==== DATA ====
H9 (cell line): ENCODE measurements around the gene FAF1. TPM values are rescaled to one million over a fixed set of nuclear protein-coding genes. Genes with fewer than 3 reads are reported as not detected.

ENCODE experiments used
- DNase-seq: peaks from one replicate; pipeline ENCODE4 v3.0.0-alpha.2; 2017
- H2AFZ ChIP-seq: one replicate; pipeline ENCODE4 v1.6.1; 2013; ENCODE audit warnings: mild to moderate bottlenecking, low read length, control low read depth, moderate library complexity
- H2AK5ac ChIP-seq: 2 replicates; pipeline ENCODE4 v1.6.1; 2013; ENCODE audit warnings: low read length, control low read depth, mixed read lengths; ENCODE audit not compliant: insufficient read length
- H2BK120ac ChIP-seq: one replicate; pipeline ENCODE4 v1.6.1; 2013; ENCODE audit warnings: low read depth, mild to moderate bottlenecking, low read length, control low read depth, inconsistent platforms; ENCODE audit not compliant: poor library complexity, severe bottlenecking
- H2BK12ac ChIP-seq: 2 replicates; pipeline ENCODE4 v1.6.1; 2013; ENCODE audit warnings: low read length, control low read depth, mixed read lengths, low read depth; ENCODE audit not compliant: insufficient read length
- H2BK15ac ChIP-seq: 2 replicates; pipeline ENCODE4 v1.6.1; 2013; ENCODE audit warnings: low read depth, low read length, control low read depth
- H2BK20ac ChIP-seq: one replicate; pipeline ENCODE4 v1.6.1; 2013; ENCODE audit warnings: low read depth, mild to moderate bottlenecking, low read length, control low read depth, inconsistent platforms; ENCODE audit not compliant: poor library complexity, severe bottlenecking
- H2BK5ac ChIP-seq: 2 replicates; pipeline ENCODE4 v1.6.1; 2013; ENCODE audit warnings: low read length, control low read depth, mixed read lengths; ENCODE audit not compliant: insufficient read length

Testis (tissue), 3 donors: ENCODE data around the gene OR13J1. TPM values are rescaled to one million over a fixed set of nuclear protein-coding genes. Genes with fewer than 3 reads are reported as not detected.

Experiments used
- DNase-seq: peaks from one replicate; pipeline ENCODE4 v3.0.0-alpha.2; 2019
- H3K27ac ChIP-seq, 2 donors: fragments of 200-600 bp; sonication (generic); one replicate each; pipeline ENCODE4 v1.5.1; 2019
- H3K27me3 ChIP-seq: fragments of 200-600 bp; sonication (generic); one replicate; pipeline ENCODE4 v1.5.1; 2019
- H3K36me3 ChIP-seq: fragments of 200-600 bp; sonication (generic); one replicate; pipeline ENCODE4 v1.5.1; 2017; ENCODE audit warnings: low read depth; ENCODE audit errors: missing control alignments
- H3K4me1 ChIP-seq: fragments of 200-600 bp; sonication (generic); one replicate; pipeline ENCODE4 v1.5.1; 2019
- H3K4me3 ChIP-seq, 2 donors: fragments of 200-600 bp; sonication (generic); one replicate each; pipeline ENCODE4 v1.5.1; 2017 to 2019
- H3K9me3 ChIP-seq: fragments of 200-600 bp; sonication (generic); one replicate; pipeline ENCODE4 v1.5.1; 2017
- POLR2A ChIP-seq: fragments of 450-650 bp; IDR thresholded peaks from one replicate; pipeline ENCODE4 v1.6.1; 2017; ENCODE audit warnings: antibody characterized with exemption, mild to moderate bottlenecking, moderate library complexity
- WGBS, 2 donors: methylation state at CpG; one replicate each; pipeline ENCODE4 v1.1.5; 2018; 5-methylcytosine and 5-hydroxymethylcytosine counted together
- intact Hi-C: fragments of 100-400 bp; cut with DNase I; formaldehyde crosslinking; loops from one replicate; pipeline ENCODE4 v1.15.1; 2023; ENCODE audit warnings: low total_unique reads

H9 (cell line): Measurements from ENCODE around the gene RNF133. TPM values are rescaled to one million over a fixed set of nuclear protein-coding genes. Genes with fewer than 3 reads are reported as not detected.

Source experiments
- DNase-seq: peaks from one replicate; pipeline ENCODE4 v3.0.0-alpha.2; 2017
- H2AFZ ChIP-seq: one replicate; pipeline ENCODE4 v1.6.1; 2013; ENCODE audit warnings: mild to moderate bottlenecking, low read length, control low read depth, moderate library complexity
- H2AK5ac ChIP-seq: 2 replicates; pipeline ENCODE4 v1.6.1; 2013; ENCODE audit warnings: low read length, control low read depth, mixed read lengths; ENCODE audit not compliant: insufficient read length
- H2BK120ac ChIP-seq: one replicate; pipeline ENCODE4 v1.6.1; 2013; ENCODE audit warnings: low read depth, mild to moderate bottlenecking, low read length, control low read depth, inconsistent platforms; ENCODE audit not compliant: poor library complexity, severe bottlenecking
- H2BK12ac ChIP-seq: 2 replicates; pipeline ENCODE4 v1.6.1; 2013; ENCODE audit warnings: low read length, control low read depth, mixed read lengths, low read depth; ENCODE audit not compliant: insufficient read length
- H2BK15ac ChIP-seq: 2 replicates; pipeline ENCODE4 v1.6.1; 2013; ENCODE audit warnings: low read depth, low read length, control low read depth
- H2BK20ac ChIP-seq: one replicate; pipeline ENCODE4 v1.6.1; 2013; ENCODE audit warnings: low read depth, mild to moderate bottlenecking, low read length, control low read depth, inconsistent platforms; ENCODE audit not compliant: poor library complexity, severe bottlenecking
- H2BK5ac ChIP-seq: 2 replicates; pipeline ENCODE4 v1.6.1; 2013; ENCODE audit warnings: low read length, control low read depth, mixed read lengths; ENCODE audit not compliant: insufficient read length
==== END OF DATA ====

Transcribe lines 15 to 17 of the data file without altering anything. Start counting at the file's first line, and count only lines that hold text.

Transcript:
- H3K27me3 ChIP-seq: fragments of 200-600 bp; sonication (generic); one replicate; pipeline ENCODE4 v1.5.1; 2019
- H3K36me3 ChIP-seq: fragments of 200-600 bp; sonication (generic); one replicate; pipeline ENCODE4 v1.5.1; 2017; ENCODE audit warnings: low read depth; ENCODE audit errors: missing control alignments
- H3K4me1 ChIP-seq: fragments of 200-600 bp; sonication (generic); one replicate; pipeline ENCODE4 v1.5.1; 2019